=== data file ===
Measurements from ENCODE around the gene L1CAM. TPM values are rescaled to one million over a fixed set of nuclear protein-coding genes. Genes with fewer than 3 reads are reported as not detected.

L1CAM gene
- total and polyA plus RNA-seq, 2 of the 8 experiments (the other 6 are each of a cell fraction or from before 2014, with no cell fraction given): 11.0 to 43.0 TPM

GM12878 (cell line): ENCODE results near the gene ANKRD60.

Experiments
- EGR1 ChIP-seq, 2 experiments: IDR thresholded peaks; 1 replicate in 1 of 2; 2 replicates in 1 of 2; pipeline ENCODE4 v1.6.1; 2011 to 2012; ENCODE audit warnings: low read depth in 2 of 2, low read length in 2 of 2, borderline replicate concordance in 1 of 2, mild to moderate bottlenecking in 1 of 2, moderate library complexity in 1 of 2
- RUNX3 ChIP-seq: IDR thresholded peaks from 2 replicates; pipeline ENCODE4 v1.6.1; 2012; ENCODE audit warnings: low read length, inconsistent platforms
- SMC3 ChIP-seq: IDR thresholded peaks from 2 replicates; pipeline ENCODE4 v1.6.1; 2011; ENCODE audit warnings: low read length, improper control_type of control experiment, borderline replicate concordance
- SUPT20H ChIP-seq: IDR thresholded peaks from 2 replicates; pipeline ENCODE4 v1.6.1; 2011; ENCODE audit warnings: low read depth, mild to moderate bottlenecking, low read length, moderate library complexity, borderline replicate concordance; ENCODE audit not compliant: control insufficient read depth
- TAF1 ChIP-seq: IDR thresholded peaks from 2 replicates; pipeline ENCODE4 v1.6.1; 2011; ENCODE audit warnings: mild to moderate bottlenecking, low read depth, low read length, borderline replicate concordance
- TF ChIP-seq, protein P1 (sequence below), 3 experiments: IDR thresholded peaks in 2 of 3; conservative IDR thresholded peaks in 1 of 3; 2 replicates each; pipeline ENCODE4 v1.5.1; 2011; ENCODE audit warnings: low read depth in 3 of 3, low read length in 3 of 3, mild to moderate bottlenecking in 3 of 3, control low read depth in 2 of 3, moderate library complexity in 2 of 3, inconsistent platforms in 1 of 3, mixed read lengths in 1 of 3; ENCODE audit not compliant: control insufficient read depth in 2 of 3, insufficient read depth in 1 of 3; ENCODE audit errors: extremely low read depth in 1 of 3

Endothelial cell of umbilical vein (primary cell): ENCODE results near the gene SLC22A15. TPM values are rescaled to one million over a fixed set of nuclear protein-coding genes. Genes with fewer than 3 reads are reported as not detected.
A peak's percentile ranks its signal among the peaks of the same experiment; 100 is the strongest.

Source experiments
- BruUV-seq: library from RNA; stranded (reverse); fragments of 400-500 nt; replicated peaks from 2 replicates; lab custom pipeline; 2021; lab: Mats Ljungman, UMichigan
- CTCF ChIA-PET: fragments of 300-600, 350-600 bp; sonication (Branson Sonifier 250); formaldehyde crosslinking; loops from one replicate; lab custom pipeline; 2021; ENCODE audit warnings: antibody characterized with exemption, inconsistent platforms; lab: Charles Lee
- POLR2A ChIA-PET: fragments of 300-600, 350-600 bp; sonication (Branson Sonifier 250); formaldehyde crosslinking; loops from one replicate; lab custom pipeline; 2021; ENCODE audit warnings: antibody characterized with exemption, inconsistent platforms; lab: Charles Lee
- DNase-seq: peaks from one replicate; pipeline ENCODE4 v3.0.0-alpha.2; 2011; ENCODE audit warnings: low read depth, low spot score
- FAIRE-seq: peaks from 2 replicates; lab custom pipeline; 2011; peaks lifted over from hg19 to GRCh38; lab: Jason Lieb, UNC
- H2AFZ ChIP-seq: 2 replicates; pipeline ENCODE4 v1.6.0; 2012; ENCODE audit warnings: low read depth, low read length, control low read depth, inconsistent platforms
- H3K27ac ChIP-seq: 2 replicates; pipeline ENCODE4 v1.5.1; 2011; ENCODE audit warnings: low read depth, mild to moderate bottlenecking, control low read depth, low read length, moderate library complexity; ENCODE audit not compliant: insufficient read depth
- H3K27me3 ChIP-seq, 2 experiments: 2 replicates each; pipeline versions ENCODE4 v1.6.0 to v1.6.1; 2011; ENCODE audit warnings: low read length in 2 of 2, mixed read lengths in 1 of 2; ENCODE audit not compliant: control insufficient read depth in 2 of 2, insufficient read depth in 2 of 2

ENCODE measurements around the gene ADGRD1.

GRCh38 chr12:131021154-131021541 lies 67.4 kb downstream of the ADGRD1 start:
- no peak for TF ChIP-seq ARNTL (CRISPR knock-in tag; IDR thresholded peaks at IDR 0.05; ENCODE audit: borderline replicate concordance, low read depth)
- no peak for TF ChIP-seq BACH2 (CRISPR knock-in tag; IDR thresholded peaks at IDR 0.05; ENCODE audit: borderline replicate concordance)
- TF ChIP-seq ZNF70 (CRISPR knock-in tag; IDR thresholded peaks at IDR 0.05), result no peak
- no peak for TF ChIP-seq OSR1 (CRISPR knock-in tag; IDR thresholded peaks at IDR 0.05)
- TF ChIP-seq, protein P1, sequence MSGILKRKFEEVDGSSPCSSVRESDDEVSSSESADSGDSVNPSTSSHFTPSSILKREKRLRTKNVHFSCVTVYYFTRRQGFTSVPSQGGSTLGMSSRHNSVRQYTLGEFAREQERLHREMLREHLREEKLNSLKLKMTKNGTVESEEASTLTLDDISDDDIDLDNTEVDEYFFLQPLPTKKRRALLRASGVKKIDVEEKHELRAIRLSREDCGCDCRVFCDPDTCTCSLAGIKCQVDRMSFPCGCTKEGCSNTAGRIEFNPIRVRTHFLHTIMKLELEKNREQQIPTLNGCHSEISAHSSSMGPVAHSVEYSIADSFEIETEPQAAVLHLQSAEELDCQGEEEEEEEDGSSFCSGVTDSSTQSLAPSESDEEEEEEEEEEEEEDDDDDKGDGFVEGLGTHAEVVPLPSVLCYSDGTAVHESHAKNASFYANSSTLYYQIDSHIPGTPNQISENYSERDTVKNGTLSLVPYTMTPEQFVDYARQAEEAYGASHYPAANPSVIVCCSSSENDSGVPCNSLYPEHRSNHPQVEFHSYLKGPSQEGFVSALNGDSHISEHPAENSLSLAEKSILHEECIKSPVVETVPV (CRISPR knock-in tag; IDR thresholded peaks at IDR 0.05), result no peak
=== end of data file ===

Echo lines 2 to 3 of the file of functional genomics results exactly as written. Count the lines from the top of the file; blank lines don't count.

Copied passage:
L1CAM gene
- total and polyA plus RNA-seq, 2 of the 8 experiments (the other 6 are each of a cell fraction or from before 2014, with no cell fraction given): 11.0 to 43.0 TPM